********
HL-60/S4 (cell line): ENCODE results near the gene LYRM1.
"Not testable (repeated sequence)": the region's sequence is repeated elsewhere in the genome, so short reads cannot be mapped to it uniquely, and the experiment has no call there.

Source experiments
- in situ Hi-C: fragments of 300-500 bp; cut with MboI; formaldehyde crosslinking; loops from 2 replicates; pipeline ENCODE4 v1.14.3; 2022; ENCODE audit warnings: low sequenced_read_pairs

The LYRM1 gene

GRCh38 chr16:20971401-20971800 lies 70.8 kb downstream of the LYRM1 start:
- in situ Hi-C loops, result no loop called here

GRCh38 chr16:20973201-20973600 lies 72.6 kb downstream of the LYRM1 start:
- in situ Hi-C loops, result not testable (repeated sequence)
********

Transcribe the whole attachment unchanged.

HL-60/S4 (cell line): ENCODE results near the gene LYRM1.
"Not testable (repeated sequence)": the region's sequence is repeated elsewhere in the genome, so short reads cannot be mapped to it uniquely, and the experiment has no call there.

Source experiments
- in situ Hi-C: fragments of 300-500 bp; cut with MboI; formaldehyde crosslinking; loops from 2 replicates; pipeline ENCODE4 v1.14.3; 2022; ENCODE audit warnings: low sequenced_read_pairs

The LYRM1 gene

GRCh38 chr16:20971401-20971800 lies 70.8 kb downstream of the LYRM1 start:
- in situ Hi-C loops, result no loop called here

GRCh38 chr16:20973201-20973600 lies 72.6 kb downstream of the LYRM1 start:
- in situ Hi-C loops, result not testable (repeated sequence)